ten changes of raiment] Especially valued in the East, and often included in summaries of wealth, and among costly presents. Cf. Genesis 45:22; 2 Chronicles 9:24.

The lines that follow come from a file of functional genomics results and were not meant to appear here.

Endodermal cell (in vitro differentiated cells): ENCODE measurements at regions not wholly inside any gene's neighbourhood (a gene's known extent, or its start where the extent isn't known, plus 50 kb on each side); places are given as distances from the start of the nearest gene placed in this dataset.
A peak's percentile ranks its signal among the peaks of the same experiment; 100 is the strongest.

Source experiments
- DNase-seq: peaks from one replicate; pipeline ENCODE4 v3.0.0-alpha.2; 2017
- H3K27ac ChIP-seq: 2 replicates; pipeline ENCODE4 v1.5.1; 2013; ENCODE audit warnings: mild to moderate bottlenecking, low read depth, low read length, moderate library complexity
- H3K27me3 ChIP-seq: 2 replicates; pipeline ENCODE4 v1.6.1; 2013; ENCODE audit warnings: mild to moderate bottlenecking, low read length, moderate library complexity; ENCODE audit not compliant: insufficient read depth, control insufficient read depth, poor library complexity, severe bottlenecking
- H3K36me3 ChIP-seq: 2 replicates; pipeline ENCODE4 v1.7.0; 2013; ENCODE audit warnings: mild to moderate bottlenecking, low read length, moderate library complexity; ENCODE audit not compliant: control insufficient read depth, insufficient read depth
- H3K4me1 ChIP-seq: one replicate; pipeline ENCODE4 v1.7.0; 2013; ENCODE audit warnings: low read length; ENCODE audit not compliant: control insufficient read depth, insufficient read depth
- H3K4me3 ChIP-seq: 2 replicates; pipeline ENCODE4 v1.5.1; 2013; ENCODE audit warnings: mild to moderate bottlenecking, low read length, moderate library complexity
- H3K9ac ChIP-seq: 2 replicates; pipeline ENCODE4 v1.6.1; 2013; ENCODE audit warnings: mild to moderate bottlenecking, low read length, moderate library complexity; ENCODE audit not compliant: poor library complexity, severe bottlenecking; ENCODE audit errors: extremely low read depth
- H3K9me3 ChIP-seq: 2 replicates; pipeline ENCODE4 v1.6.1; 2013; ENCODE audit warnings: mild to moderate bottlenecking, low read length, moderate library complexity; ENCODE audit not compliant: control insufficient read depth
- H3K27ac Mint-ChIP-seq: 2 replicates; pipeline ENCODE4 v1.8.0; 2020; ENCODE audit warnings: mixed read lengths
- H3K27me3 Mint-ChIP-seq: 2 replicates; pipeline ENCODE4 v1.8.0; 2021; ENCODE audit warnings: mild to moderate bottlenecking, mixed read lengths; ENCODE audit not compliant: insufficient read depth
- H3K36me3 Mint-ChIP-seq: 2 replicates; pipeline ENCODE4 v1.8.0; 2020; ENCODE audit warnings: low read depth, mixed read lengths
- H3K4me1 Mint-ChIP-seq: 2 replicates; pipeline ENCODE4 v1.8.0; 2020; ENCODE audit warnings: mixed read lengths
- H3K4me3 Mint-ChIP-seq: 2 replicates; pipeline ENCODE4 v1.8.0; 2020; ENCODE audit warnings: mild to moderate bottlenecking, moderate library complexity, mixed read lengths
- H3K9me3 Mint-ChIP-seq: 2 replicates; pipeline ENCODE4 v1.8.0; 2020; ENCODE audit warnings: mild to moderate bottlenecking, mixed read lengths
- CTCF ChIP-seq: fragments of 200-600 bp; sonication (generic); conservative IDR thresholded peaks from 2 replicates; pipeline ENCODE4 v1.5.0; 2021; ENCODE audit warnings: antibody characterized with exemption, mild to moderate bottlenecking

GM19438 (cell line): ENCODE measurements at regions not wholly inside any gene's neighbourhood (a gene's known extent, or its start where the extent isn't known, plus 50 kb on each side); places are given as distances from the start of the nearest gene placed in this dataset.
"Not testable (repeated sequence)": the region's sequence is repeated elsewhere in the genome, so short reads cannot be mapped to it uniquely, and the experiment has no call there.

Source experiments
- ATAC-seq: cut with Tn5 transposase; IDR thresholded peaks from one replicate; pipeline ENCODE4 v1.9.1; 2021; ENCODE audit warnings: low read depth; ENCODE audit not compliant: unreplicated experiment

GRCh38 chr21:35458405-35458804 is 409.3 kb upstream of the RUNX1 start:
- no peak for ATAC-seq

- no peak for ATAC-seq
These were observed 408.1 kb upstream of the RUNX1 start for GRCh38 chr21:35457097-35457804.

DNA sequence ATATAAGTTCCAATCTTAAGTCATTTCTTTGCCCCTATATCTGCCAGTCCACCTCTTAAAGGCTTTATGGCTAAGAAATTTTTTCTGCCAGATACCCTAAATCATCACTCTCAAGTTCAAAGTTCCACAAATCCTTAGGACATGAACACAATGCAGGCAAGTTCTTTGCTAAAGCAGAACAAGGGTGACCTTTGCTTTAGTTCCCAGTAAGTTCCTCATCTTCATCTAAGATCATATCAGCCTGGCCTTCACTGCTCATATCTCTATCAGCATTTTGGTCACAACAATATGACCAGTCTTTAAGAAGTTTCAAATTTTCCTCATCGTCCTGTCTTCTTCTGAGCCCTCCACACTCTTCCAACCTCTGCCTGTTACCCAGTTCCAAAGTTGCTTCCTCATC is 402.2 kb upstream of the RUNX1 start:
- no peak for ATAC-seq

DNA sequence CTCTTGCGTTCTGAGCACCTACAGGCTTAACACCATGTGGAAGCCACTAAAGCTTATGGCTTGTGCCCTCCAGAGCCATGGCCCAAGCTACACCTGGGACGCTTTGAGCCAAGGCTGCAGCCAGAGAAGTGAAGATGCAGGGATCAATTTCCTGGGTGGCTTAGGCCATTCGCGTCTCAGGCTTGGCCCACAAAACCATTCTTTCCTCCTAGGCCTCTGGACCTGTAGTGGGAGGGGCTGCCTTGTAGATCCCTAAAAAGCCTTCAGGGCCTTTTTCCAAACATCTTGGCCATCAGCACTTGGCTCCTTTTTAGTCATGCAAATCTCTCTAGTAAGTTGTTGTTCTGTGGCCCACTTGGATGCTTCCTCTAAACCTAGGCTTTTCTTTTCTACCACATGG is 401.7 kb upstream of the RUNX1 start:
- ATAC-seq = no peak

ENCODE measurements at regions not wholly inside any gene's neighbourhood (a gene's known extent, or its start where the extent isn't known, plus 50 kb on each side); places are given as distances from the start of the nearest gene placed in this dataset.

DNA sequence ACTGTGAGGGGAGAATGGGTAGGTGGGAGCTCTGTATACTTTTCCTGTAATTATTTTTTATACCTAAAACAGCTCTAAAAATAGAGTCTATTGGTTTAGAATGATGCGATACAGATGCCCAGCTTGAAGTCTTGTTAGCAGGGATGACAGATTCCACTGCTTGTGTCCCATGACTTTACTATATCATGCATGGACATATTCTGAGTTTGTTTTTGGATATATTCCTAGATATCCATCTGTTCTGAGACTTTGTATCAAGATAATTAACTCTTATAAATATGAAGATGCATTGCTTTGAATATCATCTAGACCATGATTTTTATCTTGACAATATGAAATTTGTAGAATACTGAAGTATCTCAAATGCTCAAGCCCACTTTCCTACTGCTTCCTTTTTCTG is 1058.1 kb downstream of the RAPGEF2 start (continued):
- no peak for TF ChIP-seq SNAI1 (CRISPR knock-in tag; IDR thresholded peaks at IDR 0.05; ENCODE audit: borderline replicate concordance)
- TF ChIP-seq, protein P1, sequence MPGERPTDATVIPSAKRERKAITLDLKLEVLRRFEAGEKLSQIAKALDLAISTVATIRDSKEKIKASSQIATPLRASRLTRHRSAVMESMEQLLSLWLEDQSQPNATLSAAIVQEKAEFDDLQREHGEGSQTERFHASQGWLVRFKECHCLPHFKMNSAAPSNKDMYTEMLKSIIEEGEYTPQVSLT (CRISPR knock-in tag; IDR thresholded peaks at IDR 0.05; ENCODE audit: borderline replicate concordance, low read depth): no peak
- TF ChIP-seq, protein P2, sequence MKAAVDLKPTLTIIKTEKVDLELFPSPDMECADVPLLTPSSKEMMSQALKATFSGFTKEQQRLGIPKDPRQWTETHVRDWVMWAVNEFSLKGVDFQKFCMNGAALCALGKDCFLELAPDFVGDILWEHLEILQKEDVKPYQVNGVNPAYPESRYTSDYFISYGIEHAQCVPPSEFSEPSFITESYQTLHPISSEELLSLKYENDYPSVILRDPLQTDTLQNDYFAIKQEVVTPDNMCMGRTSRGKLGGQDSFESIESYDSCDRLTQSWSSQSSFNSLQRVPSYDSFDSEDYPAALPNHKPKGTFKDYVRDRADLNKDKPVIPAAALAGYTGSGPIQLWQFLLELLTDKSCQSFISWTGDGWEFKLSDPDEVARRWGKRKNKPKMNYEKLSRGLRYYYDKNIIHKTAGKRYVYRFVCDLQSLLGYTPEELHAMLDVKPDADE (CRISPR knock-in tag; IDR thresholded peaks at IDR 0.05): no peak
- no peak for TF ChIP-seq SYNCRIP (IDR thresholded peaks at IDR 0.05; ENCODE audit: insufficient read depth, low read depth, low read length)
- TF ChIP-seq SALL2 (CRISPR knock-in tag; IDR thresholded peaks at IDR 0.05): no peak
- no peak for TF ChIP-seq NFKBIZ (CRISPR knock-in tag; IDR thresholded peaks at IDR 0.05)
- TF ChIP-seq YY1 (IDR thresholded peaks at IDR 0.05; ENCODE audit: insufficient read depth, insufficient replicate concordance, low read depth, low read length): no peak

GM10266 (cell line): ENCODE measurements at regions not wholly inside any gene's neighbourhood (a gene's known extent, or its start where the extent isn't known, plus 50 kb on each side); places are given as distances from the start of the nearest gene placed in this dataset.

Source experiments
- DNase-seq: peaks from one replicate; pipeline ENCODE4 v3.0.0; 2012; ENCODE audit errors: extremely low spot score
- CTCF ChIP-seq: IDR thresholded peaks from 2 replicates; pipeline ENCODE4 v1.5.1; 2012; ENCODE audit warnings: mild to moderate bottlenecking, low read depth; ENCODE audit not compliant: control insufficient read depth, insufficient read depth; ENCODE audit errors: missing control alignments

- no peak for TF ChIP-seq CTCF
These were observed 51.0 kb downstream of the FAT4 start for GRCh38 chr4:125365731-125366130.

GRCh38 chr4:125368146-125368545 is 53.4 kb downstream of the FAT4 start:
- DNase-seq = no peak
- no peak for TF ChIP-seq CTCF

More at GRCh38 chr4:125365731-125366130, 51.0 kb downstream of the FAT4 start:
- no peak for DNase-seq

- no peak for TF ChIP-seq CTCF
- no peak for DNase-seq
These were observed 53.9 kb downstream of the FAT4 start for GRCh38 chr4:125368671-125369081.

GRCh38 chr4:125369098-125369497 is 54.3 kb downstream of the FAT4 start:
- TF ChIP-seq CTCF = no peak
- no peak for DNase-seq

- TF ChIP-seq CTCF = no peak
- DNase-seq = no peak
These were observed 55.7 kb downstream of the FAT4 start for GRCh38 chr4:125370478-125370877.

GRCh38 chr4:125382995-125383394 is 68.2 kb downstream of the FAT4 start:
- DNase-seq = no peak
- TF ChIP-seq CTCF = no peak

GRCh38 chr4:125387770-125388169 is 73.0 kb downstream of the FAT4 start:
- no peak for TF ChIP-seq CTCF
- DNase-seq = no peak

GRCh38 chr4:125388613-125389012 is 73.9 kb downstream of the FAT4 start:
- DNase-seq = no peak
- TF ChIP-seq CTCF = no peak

Verse 5. - And the King of Syria said, Go to, go; rather, Go, depart; i.e. lose no time; go at once, if there is any such possibility as the maiden has indicated. "We see," Bahr says, "from the king's readiness, how anxious he was for the restoration of Naaman." And I will send a letter unto the King of Israel. Letters had been interchanged between Solomon and Hiram, King of Tyro (2 Chronicles 2:3-11), a century earlier; and the communications of king with king in the East, though sometimes carried on orally by ambassadors, probably took place to a large extent by means of letters from a very early date. Written communications seem to have led to the outbreak of the war by which the foreign dynasty of the Hyksos was driven out of Egypt, and the native supremacy reestablished ('History of Ancient Egypt,' vol. it. pp. 199, 200). Written engagements were certainly entered into between the Egyptian kings and the Hittites at a date earlier than the Exodus (ibid., pp. 291, 310). Benhadad evidently regards the sending of a letter to a neighboring monarch as a natural and ordinary occurrence. And he - i.e. Naaman - departed, and took with him ten talents of silver - reckoned by Keil as equal to 25,000 thalers, or £3750; by Thenius as equal to 20,000 thalers, or £3000 - and six thousand pieces of gold. "Pieces of gold" did not yet exist, since coin had not been invented. Six thousand shekels' weight of gold is probably intended. This would equal, according to Keil, 50,000 thalers (£7500); according to Thenius, 60,000 thalers (£9000). Such sums are quite within the probable means of a rich Syrian nobleman of the time, a favorite at court, and the generalissimo of the Syrian army. Naaman evidently supposed that he would have, directly or indirectly, to purchase his cure. And ten changes of raiment (comp. Genesis 45:22; Hom., 'Od.,' 13:67; Xen., 'Cyrop.,' 8:2. § 8; ' Anab.,' 1:2. § 29; etc.). The practice of giving dresses of honor as presents continues in the East to this day. 2 Kings 5:5When Naaman related this to his lord (the king), he told him to go to Samaria furnished with a letter to the king of Israel; and he took with him rich presents as compensation for the cure he was to receive, viz., ten talents of silver, about 25,000 thalers (3750 - Tr.); 600 shekels ( equals two talents) of gold, about 50,000 thalers (7500); and ten changes of clothes, a present still highly valued in the East (see the Comm. on Genesis 45:22). This very large present was quite in keeping with Naaman's position, and was not too great for the object in view, namely, his deliverance from a malady which would be certainly, even if slowly, fatal.